The northern saw-whet owl is the most nocturnal of Missouri's owls, and the smallest, as well. The upperparts are brown with white spots, and the underparts are white with heavy reddish streaks. The head appears large for the body; the eyes are yellow, the bill dark; the forehead is brown with white streaks. There are no tufts on the head. Voice is a monotonous series: "too, too, too . . ." that is usually given on the breeding ground (and thus rarely heard in Missouri), or a rasping squeal like a saw blade being sharpened.
Similar species: Our other common small owl, the eastern screech-owl, is larger and less rounded, is grayer, and has small ear tufts. Our other owls that have rounded head profiles are much larger.
Length: 8 inches (tip of bill to tip of tail); wingspan: 17–18 inches.
Northern half of the state, though casual statewide.
Habitat and Conservation
Hunts over open country at night. Finds seclusion during day in dense evergreens, among vines, or in tree cavities. On the rare occasions it is seen, it is usually perched near the ground in dense cover or in the entrance of a tree cavity.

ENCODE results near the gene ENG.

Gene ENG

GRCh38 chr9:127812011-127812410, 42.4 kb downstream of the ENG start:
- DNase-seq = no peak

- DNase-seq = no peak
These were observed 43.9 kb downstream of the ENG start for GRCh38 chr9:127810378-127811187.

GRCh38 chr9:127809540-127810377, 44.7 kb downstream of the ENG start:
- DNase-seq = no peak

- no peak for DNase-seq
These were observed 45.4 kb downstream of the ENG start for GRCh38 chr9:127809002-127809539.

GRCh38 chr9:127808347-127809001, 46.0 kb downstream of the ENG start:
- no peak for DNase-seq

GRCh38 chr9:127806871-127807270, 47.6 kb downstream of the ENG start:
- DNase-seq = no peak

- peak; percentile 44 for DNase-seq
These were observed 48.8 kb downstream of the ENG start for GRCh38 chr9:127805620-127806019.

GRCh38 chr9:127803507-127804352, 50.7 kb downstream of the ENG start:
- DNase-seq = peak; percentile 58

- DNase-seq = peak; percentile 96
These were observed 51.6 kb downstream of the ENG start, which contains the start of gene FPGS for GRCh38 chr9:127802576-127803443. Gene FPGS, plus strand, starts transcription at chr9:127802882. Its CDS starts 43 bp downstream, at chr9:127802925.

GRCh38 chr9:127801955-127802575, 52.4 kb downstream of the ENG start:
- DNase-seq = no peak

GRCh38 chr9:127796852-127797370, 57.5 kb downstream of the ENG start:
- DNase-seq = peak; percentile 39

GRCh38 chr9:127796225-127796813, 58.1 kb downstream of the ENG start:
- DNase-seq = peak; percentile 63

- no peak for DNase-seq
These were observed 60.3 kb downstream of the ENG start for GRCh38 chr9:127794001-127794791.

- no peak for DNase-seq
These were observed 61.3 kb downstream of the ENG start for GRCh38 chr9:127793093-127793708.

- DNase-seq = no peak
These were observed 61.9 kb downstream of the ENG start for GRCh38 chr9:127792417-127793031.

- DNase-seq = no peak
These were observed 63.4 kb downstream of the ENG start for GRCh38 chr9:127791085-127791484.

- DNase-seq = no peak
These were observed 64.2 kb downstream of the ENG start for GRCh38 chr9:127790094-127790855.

Insects, shrews, bats and small birds.
Rare winter resident (in northern Missouri), casual in the rest of the state. Some years they are more numerous than in others, when there has been a food shortage in their usual range that has forced them into our state. In these "invasion" years, they may stay and nest in Missouri, though they are difficult to find; listed as an accidental summer resident.
Usually present in Missouri from late October through the middle of March; then they migrate north to forests in the Great Lakes region and into Canada for summer breeding season. They nest in tree cavities, often where another bird has nested before. Clutches comprise 4–7 eggs, which are incubated for 26–29 days. After hatching, they remain at the nest for about a month before fledging.
This species is difficult to study because of its secretive habits, but biologists suspect their numbers are declining. Loss and fragmentation of mature forest habitat no doubt is a problem for them. In their breeding territory, people can help by putting up nest boxes and allowing dead trees (which can provide nesting cavities) to remain.
Like several other owls, this species requires a tree cavity in which to nest. They don't excavate their own cavities; instead, they nest in holes that had previously been drilled out and used by woodpeckers. Thus their reproductive success depends not only on mature forests with plenty of standing, dead trees, but also upon healthy woodpecker populations.